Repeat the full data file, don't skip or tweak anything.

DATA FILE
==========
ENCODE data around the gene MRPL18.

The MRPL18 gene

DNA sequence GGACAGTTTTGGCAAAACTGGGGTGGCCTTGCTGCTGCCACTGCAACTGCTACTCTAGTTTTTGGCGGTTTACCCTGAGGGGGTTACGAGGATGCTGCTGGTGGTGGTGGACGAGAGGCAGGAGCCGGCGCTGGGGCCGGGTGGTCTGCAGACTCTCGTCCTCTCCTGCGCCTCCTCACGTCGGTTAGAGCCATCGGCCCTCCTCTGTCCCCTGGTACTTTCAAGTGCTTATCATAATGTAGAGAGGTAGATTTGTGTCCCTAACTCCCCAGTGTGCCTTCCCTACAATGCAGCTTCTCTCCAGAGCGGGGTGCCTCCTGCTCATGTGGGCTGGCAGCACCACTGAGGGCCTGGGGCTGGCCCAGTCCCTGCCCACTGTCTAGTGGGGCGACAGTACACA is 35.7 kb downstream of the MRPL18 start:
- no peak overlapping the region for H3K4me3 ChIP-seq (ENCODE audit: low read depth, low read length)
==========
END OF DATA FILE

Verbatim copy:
ENCODE data around the gene MRPL18.

The MRPL18 gene

DNA sequence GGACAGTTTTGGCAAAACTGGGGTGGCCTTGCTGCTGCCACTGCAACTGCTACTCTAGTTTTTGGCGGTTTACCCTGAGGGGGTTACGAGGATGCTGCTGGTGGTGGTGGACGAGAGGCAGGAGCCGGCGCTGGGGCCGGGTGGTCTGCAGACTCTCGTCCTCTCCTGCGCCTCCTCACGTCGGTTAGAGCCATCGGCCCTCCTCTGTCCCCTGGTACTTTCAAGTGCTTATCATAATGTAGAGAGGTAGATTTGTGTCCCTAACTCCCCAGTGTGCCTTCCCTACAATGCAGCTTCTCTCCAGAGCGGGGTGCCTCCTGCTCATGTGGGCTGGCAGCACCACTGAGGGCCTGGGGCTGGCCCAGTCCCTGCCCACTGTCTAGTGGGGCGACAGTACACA is 35.7 kb downstream of the MRPL18 start:
- no peak overlapping the region for H3K4me3 ChIP-seq (ENCODE audit: low read depth, low read length)